Editor’s note: This market commentary is provided by the Dairy Division at FCStone/Downes-O'Neill in Chicago, Ill.

Class III price was mixed early, but ultimately moving higher along with commodity wide price gains seemingly finding good support when grain futures opened up some 15 to 20 cents stronger yesterday morning. Volume was heavy throughout the day as prices maintained their strength, but were reluctant to add any further premium after the spot markets closed higher on bids. Settlements in 2011 were steady to 18 higher, led by June and July.

The milk production report held little for the bears as it came in under 2.0 percent gains for the first time this year, and that’s likely to be the biggest takeaway from yesterday’s report. A slight bump of buying activity seemed to hit the market following the report, but this report has likely been priced in already by futures. Overnight prices have been quiet, and we don’t expect the report to have a big impact on activity today. In fact, short of having a sharp and somewhat unexpected rise in CME spot prices, we may see that the three-day pre-report rally in Class III fades today.  

Cash cheese futures mixed on the day though mostly stronger with prices ranging from –0.002 to +0.019. A total of 19 trades occurred during the session. As with Class III, the spot market will likely have to prove to the market it wants to move sharply higher before futures will tack on any additional premium.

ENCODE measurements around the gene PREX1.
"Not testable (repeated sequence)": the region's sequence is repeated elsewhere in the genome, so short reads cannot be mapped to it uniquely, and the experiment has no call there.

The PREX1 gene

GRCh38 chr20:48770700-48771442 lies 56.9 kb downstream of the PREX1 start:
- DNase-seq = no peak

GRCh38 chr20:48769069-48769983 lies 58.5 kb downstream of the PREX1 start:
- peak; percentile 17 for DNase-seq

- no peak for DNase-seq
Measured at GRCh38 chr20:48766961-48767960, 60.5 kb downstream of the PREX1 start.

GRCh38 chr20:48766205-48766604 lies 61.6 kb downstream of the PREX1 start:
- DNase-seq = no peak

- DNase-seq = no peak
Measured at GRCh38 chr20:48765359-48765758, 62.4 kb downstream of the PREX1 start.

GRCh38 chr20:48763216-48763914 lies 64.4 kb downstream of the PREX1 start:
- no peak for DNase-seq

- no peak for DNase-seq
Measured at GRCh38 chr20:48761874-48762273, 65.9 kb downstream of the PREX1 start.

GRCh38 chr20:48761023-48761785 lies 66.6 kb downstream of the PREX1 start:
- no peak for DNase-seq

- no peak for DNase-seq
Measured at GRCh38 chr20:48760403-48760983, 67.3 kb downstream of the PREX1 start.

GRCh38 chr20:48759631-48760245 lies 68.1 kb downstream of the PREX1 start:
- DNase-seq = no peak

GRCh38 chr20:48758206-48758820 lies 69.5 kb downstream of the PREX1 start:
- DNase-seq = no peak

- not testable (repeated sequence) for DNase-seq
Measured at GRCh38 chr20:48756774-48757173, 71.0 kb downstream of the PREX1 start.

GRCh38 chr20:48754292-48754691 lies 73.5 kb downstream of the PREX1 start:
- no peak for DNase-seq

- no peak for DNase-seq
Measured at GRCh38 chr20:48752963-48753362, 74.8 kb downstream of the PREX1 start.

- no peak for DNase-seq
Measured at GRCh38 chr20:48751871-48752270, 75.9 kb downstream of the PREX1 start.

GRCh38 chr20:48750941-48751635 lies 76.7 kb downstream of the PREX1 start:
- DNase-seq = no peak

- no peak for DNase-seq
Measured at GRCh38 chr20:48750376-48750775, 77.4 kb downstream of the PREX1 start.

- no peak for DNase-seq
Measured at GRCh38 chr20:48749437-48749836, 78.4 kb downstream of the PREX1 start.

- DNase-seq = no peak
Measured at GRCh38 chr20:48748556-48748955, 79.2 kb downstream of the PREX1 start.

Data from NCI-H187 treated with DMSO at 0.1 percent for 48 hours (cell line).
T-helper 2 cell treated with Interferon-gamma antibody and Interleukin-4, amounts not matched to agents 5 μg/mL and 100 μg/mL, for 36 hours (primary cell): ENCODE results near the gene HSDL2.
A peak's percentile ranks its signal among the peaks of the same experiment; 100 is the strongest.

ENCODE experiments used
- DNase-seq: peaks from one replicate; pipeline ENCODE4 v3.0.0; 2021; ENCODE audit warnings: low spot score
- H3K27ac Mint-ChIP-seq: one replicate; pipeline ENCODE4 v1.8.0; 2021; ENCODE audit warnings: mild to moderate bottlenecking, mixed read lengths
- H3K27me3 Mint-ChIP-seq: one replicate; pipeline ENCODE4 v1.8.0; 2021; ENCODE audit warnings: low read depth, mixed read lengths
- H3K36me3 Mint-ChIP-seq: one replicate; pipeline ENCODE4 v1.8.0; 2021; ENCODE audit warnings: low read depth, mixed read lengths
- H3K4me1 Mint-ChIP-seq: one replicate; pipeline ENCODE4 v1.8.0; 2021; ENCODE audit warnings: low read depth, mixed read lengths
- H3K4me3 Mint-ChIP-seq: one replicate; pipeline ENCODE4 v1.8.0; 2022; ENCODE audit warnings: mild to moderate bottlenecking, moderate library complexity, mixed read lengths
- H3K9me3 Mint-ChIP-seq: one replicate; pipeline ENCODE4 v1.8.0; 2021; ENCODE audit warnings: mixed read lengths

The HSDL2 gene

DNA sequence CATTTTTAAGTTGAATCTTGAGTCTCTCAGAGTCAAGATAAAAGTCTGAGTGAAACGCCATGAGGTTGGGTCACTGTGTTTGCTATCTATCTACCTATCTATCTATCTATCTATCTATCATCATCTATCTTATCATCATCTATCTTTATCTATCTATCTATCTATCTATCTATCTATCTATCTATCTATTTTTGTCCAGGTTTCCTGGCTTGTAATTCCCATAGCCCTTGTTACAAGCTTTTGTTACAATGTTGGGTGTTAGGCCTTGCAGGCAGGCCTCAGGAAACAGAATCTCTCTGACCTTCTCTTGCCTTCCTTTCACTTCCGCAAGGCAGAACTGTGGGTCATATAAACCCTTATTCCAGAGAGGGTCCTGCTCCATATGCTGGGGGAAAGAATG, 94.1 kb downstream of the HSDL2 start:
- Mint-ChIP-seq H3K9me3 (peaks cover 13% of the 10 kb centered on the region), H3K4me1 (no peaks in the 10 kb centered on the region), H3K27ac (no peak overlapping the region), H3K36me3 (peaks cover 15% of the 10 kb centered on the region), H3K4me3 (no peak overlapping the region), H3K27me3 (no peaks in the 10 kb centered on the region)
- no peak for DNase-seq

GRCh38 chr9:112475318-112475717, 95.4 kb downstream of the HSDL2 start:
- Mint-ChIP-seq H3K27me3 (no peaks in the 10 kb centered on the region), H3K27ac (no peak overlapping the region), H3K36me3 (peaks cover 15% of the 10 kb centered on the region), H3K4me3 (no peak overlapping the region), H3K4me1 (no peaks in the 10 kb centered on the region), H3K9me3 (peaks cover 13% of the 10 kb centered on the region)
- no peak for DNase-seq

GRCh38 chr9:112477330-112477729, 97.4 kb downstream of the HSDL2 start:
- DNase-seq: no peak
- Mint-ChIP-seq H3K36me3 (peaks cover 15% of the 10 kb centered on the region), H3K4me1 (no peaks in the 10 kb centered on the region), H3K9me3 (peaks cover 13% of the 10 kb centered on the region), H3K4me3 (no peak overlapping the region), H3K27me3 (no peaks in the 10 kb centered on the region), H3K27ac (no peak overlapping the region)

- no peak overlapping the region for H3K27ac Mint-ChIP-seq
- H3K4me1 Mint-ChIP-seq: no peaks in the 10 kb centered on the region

We are calling Class III to open mixed.

In the grains, a dropping dollar wasn’t even needed as it was higher to mixed throughout the day and commodities rallied in spite of that. With the underlying fundamental support we’ve discussed ad nauseam this week, a little outside market help moved corn to limit gains in July quickly as beans jumped over 40 cents and wheat nearly 50 higher.

While the market looked technically very ugly late last week, this price rebound has given market bulls a new lease on life. On par, we can look for limited downside today on new crop corn, while the July contract could be much more unpredictable in its movement with very strong basis but not especially supportive fundamentals currently. But last week’s trade should not be forgotten, as it was likely a precursor event and not a one-off.

We look for corn to open 1 to 3 cents higher for new crop and 4 to 7 higher for old crop; beans to open 4 to 6 higher.

Daily CME spot market prices:

Block cheese: $1.6675 (up 1.25 cents)

Barrel cheese: $1.6625 (up 1 cent)

Butter: $2.07 (down 0.5 cent)  

Grade A NFDM: $1.62 (down 1 cent)

These data and comments are provided for information purposes only and are not intended to be used for specific trading strategies. Commodity trading is risky and FCStone Group, Inc., International Assets Holding Corporation, and their affiliates assume no liability for the use of any information contained herein. Although all information is believed to be reliable, we cannot guarantee its accuracy and completeness. Past financial results are not necessarily indicative of future performance. Any examples given are strictly hypothetical and no representation is being made that any person will or is likely to achieve profits or losses similar to those examples. References to and discussions of exchange traded products are made solely on behalf of FCStone, LLC. References to and discussions of OTC products are made solely on behalf of INTL Hanley, LLC, and OTC products are only available to eligible counterparties.

Source:  FCStone/Downes-O'Neill